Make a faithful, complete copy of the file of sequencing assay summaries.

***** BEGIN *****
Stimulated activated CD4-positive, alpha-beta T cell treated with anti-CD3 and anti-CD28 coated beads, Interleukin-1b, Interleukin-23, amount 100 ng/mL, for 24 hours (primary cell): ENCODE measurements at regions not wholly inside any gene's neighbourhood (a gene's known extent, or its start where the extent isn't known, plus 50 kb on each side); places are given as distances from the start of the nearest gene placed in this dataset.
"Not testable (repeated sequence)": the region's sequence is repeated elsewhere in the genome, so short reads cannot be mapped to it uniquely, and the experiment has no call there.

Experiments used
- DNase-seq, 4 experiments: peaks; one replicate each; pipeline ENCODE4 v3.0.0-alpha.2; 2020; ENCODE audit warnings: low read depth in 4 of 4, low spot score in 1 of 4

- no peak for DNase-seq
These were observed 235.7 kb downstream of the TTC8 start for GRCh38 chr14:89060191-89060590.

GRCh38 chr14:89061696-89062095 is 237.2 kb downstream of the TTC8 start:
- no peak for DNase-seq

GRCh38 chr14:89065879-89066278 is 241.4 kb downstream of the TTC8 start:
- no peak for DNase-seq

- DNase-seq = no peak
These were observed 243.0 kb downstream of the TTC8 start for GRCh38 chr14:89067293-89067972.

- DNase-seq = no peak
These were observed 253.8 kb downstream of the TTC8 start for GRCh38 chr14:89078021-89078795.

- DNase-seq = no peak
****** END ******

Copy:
Stimulated activated CD4-positive, alpha-beta T cell treated with anti-CD3 and anti-CD28 coated beads, Interleukin-1b, Interleukin-23, amount 100 ng/mL, for 24 hours (primary cell): ENCODE measurements at regions not wholly inside any gene's neighbourhood (a gene's known extent, or its start where the extent isn't known, plus 50 kb on each side); places are given as distances from the start of the nearest gene placed in this dataset.
"Not testable (repeated sequence)": the region's sequence is repeated elsewhere in the genome, so short reads cannot be mapped to it uniquely, and the experiment has no call there.

Experiments used
- DNase-seq, 4 experiments: peaks; one replicate each; pipeline ENCODE4 v3.0.0-alpha.2; 2020; ENCODE audit warnings: low read depth in 4 of 4, low spot score in 1 of 4

- no peak for DNase-seq
These were observed 235.7 kb downstream of the TTC8 start for GRCh38 chr14:89060191-89060590.

GRCh38 chr14:89061696-89062095 is 237.2 kb downstream of the TTC8 start:
- no peak for DNase-seq

GRCh38 chr14:89065879-89066278 is 241.4 kb downstream of the TTC8 start:
- no peak for DNase-seq

- DNase-seq = no peak
These were observed 243.0 kb downstream of the TTC8 start for GRCh38 chr14:89067293-89067972.

- DNase-seq = no peak
These were observed 253.8 kb downstream of the TTC8 start for GRCh38 chr14:89078021-89078795.

- DNase-seq = no peak